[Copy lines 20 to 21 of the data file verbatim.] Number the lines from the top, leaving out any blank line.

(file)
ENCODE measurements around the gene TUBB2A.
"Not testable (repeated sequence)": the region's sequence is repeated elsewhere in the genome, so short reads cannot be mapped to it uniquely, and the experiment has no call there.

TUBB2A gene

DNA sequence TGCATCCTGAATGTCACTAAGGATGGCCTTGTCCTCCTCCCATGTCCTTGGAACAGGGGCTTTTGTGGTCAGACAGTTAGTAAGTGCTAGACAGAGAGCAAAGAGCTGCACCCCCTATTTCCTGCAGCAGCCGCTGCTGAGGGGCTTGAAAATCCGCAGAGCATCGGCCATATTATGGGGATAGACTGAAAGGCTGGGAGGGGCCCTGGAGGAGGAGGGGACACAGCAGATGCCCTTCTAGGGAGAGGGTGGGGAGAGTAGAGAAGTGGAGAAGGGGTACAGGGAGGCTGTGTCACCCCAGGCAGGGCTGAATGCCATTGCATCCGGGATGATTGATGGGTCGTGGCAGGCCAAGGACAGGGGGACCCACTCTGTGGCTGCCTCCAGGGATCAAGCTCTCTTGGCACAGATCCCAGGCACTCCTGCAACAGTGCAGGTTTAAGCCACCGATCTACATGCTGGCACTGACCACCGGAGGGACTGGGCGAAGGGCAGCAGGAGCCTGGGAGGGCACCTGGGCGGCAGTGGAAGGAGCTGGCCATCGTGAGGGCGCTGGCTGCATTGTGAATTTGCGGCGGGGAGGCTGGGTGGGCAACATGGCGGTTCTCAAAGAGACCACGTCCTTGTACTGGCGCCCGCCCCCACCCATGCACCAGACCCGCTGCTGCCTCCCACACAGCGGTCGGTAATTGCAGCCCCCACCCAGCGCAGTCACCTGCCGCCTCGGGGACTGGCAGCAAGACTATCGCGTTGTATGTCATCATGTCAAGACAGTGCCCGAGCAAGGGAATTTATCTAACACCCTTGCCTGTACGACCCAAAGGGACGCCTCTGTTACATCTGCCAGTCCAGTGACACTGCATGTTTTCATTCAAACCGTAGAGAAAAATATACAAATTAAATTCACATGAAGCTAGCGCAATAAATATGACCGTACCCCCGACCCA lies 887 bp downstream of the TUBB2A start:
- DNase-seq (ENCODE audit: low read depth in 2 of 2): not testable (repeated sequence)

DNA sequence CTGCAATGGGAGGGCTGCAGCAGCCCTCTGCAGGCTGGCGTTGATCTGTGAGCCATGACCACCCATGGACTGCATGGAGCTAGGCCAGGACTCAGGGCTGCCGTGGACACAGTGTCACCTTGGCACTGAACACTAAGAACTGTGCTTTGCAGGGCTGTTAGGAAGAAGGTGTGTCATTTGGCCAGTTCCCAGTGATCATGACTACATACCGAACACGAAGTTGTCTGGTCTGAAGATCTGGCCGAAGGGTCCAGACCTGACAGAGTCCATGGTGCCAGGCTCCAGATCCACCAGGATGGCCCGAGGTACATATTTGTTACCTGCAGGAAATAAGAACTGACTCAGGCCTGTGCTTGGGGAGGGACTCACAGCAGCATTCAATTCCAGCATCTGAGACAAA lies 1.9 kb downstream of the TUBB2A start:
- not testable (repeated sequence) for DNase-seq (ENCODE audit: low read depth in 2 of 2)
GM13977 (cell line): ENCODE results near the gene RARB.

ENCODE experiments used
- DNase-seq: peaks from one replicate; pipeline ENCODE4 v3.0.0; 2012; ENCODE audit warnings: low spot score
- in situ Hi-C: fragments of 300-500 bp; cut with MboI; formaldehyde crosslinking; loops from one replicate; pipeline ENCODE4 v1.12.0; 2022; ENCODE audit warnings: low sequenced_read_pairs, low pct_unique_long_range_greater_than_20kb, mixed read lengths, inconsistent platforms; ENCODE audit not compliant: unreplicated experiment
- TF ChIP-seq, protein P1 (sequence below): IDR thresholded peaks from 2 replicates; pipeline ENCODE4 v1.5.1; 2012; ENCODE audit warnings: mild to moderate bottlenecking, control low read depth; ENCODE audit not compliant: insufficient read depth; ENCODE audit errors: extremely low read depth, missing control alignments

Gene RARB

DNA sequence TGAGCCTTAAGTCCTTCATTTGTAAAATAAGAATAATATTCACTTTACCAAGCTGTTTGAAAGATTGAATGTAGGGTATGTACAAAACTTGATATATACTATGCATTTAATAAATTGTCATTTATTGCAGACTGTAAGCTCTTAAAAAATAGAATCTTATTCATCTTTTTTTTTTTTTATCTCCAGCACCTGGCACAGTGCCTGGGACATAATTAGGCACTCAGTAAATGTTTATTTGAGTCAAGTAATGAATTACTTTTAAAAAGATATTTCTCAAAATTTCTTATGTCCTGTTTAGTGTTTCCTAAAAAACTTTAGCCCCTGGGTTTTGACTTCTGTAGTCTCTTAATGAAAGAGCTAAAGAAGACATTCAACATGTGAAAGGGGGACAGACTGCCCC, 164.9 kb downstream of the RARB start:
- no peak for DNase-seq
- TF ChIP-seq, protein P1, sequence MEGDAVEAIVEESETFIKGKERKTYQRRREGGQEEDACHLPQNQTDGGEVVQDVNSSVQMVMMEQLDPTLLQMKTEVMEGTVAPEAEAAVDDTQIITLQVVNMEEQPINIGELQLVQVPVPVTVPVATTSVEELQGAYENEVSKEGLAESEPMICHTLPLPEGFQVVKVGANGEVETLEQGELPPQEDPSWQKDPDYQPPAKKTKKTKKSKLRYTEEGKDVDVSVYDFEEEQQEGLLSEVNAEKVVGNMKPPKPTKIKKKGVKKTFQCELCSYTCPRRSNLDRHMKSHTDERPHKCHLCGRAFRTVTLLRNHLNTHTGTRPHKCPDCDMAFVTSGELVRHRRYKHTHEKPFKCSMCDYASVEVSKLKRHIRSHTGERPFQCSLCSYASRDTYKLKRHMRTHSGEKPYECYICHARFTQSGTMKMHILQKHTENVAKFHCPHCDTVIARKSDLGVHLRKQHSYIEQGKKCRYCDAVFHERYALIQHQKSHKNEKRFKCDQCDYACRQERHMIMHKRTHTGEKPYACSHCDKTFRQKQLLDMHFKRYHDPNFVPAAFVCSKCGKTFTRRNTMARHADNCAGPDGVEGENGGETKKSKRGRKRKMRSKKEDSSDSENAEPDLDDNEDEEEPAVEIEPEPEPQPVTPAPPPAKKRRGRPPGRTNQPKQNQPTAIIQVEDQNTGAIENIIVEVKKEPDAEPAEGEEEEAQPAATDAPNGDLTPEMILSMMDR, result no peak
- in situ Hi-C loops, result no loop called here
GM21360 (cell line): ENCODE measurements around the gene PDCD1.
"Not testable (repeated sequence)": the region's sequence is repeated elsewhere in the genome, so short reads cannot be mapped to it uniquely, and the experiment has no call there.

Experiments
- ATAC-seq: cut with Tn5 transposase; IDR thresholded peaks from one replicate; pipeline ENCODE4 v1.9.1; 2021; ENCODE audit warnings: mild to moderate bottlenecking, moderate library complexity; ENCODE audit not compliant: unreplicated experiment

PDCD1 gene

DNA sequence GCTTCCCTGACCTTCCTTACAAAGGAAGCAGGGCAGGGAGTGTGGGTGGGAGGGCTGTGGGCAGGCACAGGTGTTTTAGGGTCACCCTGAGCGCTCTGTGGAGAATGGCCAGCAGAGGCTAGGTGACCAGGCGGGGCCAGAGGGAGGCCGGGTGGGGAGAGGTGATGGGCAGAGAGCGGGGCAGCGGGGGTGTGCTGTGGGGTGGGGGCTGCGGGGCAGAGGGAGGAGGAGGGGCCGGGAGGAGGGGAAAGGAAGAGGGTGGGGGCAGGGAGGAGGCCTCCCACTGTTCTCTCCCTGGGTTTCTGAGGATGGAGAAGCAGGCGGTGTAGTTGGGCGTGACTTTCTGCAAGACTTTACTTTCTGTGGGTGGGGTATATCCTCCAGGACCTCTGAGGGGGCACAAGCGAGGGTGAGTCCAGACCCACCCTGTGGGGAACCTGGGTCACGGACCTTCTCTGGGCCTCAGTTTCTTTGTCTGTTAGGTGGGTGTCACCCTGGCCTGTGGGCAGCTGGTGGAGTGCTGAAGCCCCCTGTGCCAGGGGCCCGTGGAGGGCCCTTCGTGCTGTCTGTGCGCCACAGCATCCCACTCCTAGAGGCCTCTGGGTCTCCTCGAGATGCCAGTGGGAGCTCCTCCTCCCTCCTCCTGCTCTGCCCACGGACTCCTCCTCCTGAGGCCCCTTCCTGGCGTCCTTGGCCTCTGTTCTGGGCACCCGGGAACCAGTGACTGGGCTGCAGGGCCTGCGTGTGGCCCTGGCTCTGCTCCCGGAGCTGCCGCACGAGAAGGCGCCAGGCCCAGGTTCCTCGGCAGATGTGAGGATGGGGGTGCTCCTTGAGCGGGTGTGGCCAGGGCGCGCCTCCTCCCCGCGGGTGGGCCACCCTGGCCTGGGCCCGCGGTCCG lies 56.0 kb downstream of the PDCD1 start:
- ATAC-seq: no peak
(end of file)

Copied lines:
Experiments
- ATAC-seq: cut with Tn5 transposase; IDR thresholded peaks from one replicate; pipeline ENCODE4 v1.9.1; 2021; ENCODE audit warnings: mild to moderate bottlenecking, moderate library complexity; ENCODE audit not compliant: unreplicated experiment